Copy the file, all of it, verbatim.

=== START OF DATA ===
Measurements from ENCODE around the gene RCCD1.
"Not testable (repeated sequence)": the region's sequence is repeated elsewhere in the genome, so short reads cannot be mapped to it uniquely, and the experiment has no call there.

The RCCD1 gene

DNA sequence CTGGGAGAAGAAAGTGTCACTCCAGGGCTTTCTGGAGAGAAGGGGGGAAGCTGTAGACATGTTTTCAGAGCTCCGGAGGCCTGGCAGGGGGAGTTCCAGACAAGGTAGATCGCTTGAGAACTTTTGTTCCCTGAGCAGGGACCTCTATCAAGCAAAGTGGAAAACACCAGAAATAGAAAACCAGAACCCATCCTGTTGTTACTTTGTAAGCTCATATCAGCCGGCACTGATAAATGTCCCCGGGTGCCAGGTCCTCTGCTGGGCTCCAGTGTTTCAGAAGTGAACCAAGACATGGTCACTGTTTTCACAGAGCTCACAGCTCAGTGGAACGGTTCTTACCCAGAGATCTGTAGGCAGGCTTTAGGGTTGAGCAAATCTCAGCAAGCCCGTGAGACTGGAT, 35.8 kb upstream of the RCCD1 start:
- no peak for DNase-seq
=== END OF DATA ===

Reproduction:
Measurements from ENCODE around the gene RCCD1.
"Not testable (repeated sequence)": the region's sequence is repeated elsewhere in the genome, so short reads cannot be mapped to it uniquely, and the experiment has no call there.

The RCCD1 gene

DNA sequence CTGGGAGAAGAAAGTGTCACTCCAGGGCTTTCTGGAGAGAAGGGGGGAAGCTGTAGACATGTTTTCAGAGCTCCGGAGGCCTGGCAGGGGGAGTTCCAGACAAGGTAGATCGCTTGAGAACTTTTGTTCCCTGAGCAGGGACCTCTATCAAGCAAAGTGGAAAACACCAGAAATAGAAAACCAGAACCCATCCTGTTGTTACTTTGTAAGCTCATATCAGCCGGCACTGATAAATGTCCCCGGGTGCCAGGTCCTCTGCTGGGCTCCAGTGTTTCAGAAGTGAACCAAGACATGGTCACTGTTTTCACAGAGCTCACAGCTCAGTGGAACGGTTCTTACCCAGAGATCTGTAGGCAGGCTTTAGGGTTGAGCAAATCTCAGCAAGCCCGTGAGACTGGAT, 35.8 kb upstream of the RCCD1 start:
- no peak for DNase-seq